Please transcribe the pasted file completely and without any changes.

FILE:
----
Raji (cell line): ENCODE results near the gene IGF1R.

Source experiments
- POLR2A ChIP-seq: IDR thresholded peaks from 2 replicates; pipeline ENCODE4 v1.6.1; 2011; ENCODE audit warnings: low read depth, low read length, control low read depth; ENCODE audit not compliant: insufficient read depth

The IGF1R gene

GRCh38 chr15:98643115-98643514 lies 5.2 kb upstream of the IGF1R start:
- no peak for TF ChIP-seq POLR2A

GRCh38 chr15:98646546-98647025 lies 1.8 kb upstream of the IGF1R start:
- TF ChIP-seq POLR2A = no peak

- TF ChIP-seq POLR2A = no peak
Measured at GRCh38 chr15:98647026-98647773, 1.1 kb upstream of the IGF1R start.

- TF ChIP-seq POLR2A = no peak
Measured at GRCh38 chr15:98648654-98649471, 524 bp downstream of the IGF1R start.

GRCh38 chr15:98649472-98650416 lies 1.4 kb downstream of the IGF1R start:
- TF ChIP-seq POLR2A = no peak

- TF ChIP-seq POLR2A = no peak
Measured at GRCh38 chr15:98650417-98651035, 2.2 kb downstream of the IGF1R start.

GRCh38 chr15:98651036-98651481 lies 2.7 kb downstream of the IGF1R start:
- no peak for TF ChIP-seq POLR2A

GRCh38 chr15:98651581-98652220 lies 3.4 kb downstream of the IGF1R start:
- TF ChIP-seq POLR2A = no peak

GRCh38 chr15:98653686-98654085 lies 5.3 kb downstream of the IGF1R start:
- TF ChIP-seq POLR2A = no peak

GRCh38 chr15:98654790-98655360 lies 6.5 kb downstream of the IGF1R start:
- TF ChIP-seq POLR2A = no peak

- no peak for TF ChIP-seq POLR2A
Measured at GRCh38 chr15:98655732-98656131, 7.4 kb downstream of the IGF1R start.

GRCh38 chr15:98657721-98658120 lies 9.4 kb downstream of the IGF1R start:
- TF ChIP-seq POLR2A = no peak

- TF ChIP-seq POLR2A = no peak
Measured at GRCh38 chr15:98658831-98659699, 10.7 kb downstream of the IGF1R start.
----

Raji (cell line): ENCODE results near the gene IGF1R.

Source experiments
- POLR2A ChIP-seq: IDR thresholded peaks from 2 replicates; pipeline ENCODE4 v1.6.1; 2011; ENCODE audit warnings: low read depth, low read length, control low read depth; ENCODE audit not compliant: insufficient read depth

The IGF1R gene

GRCh38 chr15:98643115-98643514 lies 5.2 kb upstream of the IGF1R start:
- no peak for TF ChIP-seq POLR2A

GRCh38 chr15:98646546-98647025 lies 1.8 kb upstream of the IGF1R start:
- TF ChIP-seq POLR2A = no peak

- TF ChIP-seq POLR2A = no peak
Measured at GRCh38 chr15:98647026-98647773, 1.1 kb upstream of the IGF1R start.

- TF ChIP-seq POLR2A = no peak
Measured at GRCh38 chr15:98648654-98649471, 524 bp downstream of the IGF1R start.

GRCh38 chr15:98649472-98650416 lies 1.4 kb downstream of the IGF1R start:
- TF ChIP-seq POLR2A = no peak

- TF ChIP-seq POLR2A = no peak
Measured at GRCh38 chr15:98650417-98651035, 2.2 kb downstream of the IGF1R start.

GRCh38 chr15:98651036-98651481 lies 2.7 kb downstream of the IGF1R start:
- no peak for TF ChIP-seq POLR2A

GRCh38 chr15:98651581-98652220 lies 3.4 kb downstream of the IGF1R start:
- TF ChIP-seq POLR2A = no peak

GRCh38 chr15:98653686-98654085 lies 5.3 kb downstream of the IGF1R start:
- TF ChIP-seq POLR2A = no peak

GRCh38 chr15:98654790-98655360 lies 6.5 kb downstream of the IGF1R start:
- TF ChIP-seq POLR2A = no peak

- no peak for TF ChIP-seq POLR2A
Measured at GRCh38 chr15:98655732-98656131, 7.4 kb downstream of the IGF1R start.

GRCh38 chr15:98657721-98658120 lies 9.4 kb downstream of the IGF1R start:
- TF ChIP-seq POLR2A = no peak

- TF ChIP-seq POLR2A = no peak
Measured at GRCh38 chr15:98658831-98659699, 10.7 kb downstream of the IGF1R start.